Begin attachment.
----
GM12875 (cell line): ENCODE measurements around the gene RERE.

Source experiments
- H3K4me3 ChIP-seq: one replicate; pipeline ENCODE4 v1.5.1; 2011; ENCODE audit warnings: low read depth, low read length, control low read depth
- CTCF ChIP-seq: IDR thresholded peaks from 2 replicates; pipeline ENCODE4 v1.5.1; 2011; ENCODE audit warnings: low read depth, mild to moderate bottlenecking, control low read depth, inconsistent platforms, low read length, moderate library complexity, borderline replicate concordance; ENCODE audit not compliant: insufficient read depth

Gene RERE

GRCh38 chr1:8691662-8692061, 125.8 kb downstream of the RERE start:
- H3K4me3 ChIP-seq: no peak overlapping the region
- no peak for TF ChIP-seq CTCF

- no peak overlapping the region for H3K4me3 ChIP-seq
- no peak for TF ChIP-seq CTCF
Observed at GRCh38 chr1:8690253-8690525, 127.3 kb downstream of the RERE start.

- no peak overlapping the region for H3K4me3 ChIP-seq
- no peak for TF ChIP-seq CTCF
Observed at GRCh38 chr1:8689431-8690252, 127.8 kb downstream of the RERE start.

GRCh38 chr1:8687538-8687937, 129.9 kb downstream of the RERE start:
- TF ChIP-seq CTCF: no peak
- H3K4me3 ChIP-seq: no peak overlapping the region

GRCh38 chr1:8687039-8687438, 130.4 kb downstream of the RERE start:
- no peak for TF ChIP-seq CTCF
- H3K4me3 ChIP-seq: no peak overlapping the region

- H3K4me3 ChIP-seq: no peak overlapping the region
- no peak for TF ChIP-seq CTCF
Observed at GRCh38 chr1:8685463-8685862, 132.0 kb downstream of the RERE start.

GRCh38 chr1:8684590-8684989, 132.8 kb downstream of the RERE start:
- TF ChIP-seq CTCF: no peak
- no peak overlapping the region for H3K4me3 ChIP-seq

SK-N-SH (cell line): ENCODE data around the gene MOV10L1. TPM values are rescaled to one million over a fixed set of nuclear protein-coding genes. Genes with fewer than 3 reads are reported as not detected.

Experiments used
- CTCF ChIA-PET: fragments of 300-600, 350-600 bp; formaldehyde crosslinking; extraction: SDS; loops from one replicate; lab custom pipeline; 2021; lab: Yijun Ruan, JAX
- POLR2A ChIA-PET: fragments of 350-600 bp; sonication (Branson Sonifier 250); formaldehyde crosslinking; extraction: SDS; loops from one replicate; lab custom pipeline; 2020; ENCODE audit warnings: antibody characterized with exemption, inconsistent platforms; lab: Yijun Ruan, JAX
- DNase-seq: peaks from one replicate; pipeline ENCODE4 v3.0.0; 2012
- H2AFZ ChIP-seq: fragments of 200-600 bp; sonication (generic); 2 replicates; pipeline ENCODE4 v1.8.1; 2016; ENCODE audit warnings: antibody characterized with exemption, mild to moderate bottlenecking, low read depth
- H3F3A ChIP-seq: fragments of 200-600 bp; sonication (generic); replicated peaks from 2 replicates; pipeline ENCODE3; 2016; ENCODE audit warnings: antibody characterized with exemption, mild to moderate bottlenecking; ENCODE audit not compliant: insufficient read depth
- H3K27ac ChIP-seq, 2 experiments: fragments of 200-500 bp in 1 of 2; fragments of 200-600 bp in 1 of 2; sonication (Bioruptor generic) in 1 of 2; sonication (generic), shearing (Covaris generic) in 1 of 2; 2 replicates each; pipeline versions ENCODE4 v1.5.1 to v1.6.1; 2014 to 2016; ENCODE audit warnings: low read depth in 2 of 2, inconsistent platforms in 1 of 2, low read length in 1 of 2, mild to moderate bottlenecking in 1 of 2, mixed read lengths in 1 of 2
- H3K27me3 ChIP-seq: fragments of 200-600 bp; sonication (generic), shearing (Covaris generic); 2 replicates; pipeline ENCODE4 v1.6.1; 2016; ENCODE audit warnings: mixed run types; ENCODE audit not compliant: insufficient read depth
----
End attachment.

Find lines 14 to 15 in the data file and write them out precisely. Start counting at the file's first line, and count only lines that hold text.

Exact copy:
Observed at GRCh38 chr1:8689431-8690252, 127.8 kb downstream of the RERE start.

GRCh38 chr1:8687538-8687937, 129.9 kb downstream of the RERE start: